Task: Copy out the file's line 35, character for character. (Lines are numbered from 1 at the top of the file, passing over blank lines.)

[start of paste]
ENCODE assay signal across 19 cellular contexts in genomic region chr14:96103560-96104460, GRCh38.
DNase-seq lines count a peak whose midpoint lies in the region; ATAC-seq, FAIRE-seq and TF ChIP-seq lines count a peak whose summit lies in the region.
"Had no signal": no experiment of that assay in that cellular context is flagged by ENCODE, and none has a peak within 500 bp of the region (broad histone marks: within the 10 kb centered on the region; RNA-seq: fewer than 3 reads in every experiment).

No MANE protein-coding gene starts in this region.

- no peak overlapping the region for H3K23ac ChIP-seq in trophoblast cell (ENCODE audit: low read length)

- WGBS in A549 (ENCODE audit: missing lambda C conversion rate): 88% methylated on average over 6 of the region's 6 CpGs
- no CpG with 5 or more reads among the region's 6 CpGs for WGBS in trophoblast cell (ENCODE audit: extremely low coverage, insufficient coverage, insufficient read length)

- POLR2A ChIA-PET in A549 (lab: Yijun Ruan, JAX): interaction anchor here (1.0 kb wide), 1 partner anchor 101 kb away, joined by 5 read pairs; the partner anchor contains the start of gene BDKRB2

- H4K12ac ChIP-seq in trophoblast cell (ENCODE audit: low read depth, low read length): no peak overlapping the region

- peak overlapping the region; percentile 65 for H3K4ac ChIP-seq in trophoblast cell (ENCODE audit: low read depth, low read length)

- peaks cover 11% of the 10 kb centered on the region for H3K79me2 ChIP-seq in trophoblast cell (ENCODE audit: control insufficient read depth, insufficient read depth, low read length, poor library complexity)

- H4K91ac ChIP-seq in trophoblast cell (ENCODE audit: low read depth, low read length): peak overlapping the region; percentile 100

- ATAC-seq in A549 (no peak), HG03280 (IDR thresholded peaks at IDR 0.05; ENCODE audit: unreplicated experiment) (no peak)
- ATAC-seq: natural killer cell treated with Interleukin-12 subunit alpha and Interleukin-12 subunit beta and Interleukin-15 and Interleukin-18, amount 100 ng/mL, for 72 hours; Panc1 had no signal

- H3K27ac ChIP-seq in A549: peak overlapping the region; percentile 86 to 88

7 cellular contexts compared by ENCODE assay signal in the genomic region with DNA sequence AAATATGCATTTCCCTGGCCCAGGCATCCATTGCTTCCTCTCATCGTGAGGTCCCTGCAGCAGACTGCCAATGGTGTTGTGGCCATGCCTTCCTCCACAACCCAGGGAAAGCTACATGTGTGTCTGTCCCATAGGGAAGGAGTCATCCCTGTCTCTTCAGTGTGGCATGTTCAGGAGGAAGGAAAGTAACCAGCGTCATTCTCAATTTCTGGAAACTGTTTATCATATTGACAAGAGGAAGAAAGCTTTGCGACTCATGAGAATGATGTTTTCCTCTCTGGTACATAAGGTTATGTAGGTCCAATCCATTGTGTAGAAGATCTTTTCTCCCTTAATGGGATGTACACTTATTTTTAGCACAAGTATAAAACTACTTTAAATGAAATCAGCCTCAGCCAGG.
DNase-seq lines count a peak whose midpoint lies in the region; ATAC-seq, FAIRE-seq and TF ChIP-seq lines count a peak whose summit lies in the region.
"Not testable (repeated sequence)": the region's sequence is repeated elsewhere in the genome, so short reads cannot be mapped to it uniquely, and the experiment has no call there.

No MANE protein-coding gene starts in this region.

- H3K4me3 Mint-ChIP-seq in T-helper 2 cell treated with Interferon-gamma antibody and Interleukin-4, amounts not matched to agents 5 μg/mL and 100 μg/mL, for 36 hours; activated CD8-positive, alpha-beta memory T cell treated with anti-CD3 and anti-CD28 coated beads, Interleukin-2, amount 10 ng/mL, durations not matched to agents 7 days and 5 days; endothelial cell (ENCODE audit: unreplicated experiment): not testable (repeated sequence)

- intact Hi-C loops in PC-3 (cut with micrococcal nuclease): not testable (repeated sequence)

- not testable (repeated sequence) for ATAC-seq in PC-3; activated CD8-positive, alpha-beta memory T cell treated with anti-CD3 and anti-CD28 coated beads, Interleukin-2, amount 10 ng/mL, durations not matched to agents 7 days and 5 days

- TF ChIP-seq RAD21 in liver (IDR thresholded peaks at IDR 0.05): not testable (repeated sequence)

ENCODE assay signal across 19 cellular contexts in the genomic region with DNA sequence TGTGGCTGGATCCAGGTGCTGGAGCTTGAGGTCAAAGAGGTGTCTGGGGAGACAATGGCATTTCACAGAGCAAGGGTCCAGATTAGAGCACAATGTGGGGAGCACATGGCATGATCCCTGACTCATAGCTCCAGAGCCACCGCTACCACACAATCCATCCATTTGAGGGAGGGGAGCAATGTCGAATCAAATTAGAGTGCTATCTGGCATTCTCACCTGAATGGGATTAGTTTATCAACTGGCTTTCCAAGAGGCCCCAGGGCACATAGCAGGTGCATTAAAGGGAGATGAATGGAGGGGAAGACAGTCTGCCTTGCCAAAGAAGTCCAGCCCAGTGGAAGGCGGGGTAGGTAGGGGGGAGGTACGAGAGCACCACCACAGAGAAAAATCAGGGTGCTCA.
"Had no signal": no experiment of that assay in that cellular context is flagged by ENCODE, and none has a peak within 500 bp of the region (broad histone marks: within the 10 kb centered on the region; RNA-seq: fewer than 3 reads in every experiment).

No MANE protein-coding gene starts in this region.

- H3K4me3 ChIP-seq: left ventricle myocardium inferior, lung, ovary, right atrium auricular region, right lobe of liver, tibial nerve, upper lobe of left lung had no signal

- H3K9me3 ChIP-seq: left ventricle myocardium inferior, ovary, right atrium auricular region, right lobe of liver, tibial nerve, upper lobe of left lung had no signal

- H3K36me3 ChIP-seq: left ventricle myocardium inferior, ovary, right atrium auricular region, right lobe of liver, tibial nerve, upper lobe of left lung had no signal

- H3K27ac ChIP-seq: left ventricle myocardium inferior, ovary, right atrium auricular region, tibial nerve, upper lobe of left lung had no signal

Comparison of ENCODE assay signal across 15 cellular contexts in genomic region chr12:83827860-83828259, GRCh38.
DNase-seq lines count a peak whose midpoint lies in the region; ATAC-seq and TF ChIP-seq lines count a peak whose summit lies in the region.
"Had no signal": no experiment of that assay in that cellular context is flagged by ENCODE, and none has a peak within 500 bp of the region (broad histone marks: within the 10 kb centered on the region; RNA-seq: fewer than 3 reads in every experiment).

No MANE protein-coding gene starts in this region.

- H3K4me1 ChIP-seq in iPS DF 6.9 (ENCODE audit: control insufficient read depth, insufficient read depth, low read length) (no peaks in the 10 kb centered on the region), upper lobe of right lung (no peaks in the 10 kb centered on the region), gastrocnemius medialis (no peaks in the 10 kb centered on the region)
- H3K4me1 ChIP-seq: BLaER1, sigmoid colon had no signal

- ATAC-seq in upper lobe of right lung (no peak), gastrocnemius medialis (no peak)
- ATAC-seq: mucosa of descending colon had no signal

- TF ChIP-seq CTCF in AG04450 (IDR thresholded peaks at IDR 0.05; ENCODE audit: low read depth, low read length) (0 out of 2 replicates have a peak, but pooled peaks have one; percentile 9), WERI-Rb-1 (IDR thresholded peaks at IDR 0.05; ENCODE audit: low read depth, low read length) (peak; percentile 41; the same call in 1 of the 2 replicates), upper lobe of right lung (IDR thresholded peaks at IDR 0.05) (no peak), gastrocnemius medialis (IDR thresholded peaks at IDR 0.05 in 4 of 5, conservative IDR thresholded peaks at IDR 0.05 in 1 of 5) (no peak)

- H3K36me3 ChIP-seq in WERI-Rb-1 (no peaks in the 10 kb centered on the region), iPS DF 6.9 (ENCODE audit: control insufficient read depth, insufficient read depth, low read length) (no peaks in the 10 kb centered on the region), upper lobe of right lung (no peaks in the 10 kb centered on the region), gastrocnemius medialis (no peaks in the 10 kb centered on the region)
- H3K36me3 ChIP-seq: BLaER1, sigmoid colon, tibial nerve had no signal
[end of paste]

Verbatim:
- H3K4me1 ChIP-seq in iPS DF 6.9 (ENCODE audit: control insufficient read depth, insufficient read depth, low read length) (no peaks in the 10 kb centered on the region), upper lobe of right lung (no peaks in the 10 kb centered on the region), gastrocnemius medialis (no peaks in the 10 kb centered on the region)